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Too much freshwater is a problem in the upper reaches of most coastal basins this winter. Kevin Guice caught this freshwater catfish near Golden Meadow last week.

Where are the trout?

In the upper reaches of the Barataria Basin and the vast Terrebonne estuary, speckled trout have provided an unbeatable fishing experience, especially when folks in the frozen north are shoveling snow and battling icy conditions.

Not today, and it’s not that specks have gone the way of the passenger pigeon or the dodo bird. Not hardly, but when the phone rings and the email buzzes, the discussion during the past six weeks centers around the abundance of redfish and bass — even blue and channel catfish — in the marshes.

There are very few folks expounding excitedly about their speckled trout catches, and their parting words beg a question about where could they be.

East of the Mississippi River, outdoors writer Todd Masson has informed readers about finding deep water — or the deepest you can find in your area — and working the bottom for trout. This is a slow, painstaking process, but it pays off in the canals in the lower Pontchartrain Basin.

The Intracoastal Waterway stretching from lower Pontchartrain to The Wall near Bayou Bienvenu and the Mississippi River Gulf Outlet are two more places to try. Again, you’re looking for deep water and there’s plenty of it to find in these two stretches.

The agony is trying to find where trout want to live and that means finding places where there’s enough food for these predators to survive the winter.

Of course weather is a factor, and these prolonged cloudy, rainy and windy periods don’t help.

Rain has been a constant problem: cold rainwater cools our marshes and keeps our tributaries higher than normal; cloud cover keep the water cooler than normal; and, wind brings the double whammy of blowing water from the marshes and inhibits warming sunlight penetration into the water.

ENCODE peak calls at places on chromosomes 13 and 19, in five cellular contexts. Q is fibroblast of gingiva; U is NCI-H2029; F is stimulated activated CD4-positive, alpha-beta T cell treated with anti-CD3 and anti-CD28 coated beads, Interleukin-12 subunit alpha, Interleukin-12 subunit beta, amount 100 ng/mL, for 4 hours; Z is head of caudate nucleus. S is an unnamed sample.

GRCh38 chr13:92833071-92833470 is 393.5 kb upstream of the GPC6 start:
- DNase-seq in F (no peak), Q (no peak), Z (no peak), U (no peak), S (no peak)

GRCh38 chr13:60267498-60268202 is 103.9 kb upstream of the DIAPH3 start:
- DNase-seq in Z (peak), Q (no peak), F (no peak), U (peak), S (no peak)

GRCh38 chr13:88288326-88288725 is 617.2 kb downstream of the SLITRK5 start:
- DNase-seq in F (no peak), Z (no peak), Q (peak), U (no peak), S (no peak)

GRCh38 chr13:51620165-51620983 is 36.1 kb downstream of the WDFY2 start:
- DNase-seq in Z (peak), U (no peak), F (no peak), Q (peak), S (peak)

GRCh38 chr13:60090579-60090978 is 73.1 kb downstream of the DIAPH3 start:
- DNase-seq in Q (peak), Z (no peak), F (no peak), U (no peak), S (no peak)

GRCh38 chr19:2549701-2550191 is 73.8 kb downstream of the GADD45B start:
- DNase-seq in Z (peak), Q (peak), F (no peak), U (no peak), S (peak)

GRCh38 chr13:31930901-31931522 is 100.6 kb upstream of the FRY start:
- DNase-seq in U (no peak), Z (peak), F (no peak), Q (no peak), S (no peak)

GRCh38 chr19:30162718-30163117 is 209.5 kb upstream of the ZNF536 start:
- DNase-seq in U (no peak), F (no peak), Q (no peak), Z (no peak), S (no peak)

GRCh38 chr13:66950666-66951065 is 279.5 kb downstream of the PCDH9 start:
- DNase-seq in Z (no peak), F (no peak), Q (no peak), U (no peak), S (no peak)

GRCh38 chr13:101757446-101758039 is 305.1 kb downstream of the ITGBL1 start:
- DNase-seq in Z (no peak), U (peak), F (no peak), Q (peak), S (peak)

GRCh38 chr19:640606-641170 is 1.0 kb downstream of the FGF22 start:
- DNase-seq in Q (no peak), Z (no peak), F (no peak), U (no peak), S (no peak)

All of which means the trout will tend to stay close to the bottom and be on the lethargic side. You’ve read many times before here, bright sunshine does wonders for winter fishing in the Louisiana marshes, and, today, we need two or three days to bring some life to our speckled trout.

There has been a few rays of hope lately: on those rare sunny, windless days, trout are showing up in catches from around big structures and heavy rip-rap lines in the bays. It’s more than it’s just where the fish are, rather that these structures and big rocks channel the sun’s warmth into the water, and that triggers baitfish movement and feeding spurts by predator species.

On the other hand

Even though the trout are more difficult to come by, the word is there’s plenty of redfish and bass for the taking in the marshes east and west of the Mississippi River.

Single-bladed, heavy-wire spinnerbaits are the trick, and some are using skirted baits with a short teaser behind the skirt, while some are using a variety of colors of soft-plastic minnow imitations. (Black/chartreuse, smoke/red glitter and, in muddy water, cream-glow/chartreuse tail appear to be the best colors.)

Here’s the trick: It appears redfish and bass are concentrating, and that means when you catch one in a place, stay there and keep casting. Heard several reports of two anglers catching five reds and as many or more keeper bass in a spot the size of a kiddie swimming pool.

The Mississippi

Have you joined the river watchers?

You should. At 14.93 feet on the New Orleans gauge and 38.26 feet on the Baton Rouge gauge Tuesday, the Mississippi River is extra high for this time of year. (Remember, flood stage is 35 feet on the BR gauge.)

The forecast is for 15.5 feet Sunday at New Orleans — the Saints can using a “rise” Sunday, too — and a fall to below the 14-foot mark Jan. 28, the same day the river is predicted to fall from a Sunday high of 35.5 feet to a fall to near 31 feet Jan. 28.

And there’s lots of water in the Atchafalaya, Pearl and Red rivers, too.

This bears watching, with hopes of lots of crawfish for the spring, but a prayer for limited damage to the late spring shrimp season.

Pursuit & B.A.S.S.

If you went looking for The Bassmasters TV Show and couldn’t find it in its usual channel, then go to the Pursuit Channel.

B.A.S.S. and Pursuit signed a “multi-year agreement” to air 26 episodes Saturdays in the first and second quarters this year. Each show repeating the following Sunday morning.

The Bassmaster Elite Series and Bassmaster Classic will continue to air on ESPN2.